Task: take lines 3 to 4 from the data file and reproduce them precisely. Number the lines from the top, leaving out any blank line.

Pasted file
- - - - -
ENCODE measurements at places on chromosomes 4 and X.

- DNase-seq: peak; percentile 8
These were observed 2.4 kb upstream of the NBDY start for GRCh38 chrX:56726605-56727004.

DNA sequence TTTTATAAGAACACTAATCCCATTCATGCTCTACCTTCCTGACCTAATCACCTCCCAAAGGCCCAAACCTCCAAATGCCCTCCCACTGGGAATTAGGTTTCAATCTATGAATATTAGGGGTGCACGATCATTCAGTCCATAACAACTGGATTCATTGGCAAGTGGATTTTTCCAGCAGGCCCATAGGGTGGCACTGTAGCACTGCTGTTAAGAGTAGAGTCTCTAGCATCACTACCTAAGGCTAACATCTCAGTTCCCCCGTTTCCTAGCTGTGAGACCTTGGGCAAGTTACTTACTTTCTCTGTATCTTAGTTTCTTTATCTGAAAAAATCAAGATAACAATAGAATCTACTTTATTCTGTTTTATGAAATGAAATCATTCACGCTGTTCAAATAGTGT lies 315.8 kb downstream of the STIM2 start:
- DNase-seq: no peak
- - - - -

These were observed 2.4 kb upstream of the NBDY start for GRCh38 chrX:56726605-56727004.

DNA sequence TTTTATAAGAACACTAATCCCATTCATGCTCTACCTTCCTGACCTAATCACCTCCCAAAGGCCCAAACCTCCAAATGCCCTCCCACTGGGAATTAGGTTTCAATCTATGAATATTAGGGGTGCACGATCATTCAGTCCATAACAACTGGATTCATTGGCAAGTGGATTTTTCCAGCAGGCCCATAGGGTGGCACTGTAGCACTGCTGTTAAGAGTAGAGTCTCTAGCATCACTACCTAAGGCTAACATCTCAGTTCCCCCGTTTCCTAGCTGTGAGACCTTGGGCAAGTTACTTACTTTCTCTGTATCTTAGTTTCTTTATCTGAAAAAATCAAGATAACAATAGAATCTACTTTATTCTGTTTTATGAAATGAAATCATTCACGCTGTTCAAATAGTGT lies 315.8 kb downstream of the STIM2 start: